- All coursework with a minimum GPA of 3.0.
- A minimum of two laboratory rotations.
- Two seminar presentations.
- Annual progress reports that indicate satisfactory progress.
- Exam 1 (PhD qualifying exam).
- Exam 2a and 2b (approved research proposal and committee meeting).
- Annual research conferences with committee meetings in years three and beyond.
To fulfill all requirements for the PhD degree a student must
- Complete a body of novel research (dissertation).
- Publish at minimum one first author manuscript.
- Write and defend a doctoral dissertation that is acceptable by the dissertation committee and Graduate School.
An IPIBS Fellowship will provide stipend support for the first 23 months. Support after the first 23 months is the responsibility of the individual student's dissertation advisor. Students are also encouraged to seek extramural support.
Guidance for the Student
The Director of the Biochemistry and Molecular Genetics Graduate Program will serve as the first year advisor to all incoming graduate students until a dissertation advisor (mentor) is selected. During the first year, all students will meet with all available faculty to discuss research projects and complete a minimum of two laboratory rotations to help select a lab and mentor. After completion of lab rotations and before beginning a second year, the student will select a mentor, subject to the approval of the Graduate Executive Committee and the department chair.
All required coursework must be completed by the end of year two. Upon successful completion of all coursework the student moves into master's candidacy and is eligible for the PhD Qualifying Exam (QE). The purpose of the PhD Qualifying exam (Exam I) is to evaluate the student’s ability to interpret literature, develop a research plan, integrate material from the graduate curriculum, display core knowledge of biochemical principles, and orally defend his/her ideas. The format of the QE requires the student to write and orally defend a NIH-style fellowship proposal, followed by an oral exam covering general biochemical/genetic principles covered in the curriculum. Upon successful completion of the QE, the student will be awarded a MS degree and move into doctoral candidacy. Within six months of passing the QE, a dissertation committee must be formed and approved by GEC and the department chair. A committee meeting must be held to provide guidance on the student’s research (Exam IIa). A full research proposal must be completed and approved by the committee before entering the end of the Spring term of the students year three (Exam IIb).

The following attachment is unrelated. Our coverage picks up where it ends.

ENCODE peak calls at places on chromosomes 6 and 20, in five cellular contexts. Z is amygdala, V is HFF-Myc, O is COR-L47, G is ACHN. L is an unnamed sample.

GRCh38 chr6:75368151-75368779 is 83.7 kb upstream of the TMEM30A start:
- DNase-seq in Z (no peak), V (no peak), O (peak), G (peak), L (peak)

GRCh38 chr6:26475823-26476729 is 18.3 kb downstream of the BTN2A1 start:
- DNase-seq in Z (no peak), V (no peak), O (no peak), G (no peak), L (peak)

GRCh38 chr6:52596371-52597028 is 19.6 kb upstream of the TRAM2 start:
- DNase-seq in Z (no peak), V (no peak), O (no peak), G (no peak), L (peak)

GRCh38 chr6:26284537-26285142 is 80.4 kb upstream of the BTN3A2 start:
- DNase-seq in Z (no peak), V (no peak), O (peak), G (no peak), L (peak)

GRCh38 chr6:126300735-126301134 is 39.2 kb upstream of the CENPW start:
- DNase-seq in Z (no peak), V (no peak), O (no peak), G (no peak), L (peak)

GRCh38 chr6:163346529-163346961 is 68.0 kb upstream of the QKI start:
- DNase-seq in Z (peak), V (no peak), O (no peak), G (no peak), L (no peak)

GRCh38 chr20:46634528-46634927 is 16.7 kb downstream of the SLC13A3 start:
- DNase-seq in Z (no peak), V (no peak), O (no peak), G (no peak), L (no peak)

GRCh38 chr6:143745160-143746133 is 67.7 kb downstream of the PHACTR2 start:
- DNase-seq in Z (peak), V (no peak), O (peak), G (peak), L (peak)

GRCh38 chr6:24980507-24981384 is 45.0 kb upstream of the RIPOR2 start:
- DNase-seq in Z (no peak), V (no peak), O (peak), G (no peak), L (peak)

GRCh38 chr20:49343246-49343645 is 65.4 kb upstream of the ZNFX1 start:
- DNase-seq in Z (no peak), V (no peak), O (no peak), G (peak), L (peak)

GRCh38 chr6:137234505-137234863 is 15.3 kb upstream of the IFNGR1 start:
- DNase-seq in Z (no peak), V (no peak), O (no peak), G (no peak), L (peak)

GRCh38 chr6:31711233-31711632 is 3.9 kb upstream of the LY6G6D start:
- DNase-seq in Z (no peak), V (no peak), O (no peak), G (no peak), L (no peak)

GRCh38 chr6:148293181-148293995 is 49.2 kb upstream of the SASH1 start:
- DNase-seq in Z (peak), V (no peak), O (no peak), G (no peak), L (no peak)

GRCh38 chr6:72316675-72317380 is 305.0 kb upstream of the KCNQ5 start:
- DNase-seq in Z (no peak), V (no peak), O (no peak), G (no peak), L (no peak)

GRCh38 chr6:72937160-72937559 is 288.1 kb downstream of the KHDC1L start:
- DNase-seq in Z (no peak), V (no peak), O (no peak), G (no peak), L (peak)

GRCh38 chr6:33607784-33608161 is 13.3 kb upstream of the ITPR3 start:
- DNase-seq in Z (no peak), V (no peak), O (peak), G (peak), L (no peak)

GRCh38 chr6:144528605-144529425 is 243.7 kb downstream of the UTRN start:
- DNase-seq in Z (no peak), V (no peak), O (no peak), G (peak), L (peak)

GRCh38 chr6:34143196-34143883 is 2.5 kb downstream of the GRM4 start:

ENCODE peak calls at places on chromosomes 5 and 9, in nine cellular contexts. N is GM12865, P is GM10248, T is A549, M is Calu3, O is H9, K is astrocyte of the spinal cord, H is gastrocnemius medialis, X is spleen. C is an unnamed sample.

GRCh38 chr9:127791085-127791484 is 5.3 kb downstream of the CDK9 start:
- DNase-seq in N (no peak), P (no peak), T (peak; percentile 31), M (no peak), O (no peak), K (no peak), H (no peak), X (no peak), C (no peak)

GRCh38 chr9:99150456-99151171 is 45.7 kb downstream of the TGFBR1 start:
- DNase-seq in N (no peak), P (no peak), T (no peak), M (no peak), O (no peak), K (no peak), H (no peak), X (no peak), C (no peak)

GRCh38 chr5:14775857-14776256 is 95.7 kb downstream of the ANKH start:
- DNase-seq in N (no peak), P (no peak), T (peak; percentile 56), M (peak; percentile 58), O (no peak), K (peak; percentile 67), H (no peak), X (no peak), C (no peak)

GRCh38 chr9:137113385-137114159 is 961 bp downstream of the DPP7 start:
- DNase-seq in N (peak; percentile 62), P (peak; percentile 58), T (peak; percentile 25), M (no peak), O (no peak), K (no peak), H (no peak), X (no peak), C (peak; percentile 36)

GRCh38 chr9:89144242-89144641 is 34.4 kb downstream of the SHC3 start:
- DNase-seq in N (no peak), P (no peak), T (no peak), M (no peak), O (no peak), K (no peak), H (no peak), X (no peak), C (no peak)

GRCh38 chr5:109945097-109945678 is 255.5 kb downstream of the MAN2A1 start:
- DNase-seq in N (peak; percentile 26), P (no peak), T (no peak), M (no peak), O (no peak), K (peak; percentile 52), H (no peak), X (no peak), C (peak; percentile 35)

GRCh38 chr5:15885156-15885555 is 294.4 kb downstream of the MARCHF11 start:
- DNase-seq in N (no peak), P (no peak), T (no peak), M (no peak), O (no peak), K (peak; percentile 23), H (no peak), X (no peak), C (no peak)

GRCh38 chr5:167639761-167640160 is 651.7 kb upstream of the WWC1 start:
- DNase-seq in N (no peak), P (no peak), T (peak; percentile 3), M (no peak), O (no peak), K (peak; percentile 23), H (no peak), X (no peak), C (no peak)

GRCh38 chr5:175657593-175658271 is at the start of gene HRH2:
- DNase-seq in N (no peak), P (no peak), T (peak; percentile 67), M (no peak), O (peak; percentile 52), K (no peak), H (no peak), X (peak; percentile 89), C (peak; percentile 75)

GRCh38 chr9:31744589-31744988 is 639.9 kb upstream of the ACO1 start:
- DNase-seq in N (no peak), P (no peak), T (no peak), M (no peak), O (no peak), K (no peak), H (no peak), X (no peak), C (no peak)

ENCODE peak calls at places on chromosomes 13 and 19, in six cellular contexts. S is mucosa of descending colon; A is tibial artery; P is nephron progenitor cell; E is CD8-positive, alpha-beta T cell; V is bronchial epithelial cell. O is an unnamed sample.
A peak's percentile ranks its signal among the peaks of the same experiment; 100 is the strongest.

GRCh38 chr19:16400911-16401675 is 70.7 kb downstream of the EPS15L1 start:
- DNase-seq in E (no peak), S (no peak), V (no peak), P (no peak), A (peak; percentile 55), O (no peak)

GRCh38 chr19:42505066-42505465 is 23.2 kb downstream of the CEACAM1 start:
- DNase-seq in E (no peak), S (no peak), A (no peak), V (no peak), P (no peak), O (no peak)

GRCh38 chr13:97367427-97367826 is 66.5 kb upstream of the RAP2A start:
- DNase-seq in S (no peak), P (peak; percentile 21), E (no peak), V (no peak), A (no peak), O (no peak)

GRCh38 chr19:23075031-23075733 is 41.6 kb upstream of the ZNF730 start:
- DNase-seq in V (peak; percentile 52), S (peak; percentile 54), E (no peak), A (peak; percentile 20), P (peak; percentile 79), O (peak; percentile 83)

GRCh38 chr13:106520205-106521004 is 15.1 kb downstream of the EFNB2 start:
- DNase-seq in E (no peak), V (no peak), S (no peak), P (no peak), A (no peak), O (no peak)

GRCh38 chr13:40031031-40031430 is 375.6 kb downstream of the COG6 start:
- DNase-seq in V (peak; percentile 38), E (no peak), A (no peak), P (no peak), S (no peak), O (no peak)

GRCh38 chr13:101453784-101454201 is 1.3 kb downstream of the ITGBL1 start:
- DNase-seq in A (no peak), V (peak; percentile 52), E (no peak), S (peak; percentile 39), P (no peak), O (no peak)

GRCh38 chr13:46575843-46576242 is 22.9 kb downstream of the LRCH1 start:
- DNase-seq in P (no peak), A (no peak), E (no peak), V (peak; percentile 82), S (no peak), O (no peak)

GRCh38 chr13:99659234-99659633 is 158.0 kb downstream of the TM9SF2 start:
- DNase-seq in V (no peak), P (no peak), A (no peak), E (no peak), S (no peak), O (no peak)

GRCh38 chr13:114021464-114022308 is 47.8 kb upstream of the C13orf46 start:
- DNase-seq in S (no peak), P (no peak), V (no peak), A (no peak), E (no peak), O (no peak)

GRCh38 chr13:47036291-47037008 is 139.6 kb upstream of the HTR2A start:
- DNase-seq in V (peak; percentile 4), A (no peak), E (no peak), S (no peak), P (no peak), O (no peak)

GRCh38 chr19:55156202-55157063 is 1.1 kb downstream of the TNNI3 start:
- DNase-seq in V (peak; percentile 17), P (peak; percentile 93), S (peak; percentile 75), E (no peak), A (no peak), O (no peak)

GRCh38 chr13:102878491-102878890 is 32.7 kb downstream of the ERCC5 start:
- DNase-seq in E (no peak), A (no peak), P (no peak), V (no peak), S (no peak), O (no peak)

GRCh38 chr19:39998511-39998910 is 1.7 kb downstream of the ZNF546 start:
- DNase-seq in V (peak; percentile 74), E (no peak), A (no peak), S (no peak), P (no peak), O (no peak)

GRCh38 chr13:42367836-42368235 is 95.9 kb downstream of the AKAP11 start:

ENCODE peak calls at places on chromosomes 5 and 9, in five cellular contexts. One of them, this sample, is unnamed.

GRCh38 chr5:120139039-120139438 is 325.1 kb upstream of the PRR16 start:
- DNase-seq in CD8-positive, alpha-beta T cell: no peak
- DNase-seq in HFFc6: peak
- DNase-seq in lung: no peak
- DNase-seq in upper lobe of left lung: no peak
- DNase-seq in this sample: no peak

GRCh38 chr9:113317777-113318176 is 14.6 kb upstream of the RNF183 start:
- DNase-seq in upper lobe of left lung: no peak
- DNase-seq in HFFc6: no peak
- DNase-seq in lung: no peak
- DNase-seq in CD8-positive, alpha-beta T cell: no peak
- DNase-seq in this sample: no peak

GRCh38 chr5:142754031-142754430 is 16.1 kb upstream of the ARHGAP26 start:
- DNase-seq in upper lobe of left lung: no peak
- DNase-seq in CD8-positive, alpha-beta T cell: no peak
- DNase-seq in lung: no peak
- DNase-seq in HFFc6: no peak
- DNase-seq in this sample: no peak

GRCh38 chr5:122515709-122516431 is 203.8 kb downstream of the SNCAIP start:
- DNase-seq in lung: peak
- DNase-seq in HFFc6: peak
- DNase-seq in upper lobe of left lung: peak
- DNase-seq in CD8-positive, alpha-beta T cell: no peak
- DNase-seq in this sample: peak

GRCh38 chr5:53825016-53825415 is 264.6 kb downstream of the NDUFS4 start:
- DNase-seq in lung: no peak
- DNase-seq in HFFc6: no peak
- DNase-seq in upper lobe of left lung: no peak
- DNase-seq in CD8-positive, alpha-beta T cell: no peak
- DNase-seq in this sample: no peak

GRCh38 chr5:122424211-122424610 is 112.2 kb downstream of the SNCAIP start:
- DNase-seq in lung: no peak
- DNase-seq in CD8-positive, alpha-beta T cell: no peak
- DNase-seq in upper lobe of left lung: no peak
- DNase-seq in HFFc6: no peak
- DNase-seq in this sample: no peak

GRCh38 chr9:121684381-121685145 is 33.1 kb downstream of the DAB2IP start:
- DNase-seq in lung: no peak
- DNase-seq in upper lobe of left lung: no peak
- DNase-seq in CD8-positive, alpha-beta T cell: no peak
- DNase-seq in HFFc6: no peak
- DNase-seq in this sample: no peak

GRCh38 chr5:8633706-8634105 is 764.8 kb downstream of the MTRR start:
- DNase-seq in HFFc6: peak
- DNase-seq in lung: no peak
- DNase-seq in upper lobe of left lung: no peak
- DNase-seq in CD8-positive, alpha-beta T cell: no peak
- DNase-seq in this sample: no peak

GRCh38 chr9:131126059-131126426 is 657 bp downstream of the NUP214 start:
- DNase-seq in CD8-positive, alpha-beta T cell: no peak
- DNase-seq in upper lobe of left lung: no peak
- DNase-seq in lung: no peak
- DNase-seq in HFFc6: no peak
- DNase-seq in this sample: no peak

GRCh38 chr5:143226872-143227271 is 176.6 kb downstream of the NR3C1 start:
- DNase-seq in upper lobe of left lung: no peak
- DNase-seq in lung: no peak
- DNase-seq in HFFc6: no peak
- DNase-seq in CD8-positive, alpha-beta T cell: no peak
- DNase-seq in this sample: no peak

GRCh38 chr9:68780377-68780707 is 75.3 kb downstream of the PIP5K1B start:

|BIOC 645||Advanced Biochemistry I||4|
|BIOC 611||Techniques in Biomolecular Interactions||4|
|BIOC 613||Biochemistry Laboratory||4|
|BIOC 647||Advanced Biochemistry II||4|
|BIOC 667||Cell Biology||3|
|BIOC 630||Responsible Conduct of Research: Survival Skills and Research Ethics||1|
|BIOC 662||Biomedical Research Data Analysis Methods||1|
|BIOC 668||Molecular Biology||2|
|BIOC 670||Biomedical Genetics and Genomics||2|
|BIOC 606||Biochemistry Seminar||1|
|BIOC 620||Scientific Method and Grant Writing||2|
or BIOC 661
or Molecular Mechanisms of Toxicology
|MAST 600||Master's Degree Candidacy||0|
|DOCT 600||Doctoral Candidacy||0|
|Minimum Total Hours||41-42|